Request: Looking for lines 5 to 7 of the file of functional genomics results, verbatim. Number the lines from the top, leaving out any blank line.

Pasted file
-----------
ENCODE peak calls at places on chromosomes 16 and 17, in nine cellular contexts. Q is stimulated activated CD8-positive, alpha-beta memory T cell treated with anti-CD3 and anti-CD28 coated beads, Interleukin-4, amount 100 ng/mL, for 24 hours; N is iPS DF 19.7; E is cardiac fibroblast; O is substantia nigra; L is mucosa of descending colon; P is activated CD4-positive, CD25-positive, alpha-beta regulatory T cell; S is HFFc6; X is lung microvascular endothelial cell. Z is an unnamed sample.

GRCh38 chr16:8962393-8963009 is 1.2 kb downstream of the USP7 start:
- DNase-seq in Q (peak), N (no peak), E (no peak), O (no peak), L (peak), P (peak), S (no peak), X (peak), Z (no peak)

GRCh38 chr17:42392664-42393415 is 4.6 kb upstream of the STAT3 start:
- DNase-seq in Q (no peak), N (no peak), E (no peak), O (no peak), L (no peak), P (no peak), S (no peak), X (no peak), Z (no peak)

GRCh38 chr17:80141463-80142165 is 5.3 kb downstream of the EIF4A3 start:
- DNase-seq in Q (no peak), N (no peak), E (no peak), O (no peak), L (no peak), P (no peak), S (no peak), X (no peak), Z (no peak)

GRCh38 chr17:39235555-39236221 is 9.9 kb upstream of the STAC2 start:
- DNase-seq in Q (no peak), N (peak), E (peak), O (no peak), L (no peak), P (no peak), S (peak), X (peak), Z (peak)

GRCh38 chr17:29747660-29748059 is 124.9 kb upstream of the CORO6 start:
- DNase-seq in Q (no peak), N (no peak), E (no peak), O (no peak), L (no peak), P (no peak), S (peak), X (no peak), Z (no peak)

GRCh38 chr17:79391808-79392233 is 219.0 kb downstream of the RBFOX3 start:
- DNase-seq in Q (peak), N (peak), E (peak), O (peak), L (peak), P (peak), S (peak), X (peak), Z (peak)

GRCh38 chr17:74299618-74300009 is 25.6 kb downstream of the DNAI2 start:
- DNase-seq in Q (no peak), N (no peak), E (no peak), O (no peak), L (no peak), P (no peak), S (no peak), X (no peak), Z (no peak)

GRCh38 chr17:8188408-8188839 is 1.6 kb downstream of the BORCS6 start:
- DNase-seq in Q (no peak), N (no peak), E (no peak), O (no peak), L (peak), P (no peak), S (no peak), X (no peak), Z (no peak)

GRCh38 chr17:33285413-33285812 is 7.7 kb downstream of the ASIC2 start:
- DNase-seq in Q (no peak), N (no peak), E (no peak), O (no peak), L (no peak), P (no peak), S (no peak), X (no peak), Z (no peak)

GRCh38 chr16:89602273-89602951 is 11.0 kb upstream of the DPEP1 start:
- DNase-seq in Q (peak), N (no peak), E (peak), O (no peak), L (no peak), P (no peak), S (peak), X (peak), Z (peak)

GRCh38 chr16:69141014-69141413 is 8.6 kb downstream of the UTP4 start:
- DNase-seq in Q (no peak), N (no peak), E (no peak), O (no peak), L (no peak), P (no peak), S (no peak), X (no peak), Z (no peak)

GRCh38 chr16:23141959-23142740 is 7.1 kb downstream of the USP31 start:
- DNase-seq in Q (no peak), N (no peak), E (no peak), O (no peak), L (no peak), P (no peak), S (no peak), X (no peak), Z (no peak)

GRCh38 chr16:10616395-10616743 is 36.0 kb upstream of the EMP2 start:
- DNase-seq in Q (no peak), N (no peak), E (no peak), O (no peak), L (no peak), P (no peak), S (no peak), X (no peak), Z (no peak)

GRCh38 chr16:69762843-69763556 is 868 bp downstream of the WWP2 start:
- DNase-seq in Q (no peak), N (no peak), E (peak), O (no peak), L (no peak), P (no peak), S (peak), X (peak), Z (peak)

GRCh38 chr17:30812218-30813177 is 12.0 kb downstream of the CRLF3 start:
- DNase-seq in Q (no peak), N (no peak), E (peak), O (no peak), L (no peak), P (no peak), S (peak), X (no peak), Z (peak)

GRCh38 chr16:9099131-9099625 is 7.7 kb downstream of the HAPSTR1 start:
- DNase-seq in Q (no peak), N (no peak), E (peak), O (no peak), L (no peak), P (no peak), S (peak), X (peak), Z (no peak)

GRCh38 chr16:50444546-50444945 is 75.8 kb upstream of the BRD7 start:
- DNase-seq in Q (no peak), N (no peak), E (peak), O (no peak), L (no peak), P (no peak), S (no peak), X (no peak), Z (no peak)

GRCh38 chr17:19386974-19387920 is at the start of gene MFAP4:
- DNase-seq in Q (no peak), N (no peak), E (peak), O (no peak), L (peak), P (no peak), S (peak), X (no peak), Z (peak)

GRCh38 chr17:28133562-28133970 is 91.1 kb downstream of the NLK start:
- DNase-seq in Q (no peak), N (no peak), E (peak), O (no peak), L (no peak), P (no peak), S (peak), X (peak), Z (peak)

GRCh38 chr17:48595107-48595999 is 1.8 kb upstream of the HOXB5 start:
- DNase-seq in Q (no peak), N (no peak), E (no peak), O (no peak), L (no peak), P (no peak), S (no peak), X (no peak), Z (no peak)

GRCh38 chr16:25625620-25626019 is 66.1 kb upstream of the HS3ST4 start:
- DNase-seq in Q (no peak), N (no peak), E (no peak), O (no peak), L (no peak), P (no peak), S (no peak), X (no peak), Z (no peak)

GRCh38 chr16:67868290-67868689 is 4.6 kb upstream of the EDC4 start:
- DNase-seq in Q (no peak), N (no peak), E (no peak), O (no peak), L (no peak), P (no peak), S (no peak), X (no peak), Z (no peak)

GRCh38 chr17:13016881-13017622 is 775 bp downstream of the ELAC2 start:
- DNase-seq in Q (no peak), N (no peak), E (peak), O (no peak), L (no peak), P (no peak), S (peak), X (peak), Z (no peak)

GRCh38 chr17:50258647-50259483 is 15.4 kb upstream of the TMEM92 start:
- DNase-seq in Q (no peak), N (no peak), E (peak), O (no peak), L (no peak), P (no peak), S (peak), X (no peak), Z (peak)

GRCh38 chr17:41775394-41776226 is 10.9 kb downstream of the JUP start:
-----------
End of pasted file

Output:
- DNase-seq in Q (no peak), N (no peak), E (no peak), O (no peak), L (no peak), P (no peak), S (no peak), X (no peak), Z (no peak)

GRCh38 chr17:80141463-80142165 is 5.3 kb downstream of the EIF4A3 start:
- DNase-seq in Q (no peak), N (no peak), E (no peak), O (no peak), L (no peak), P (no peak), S (no peak), X (no peak), Z (no peak)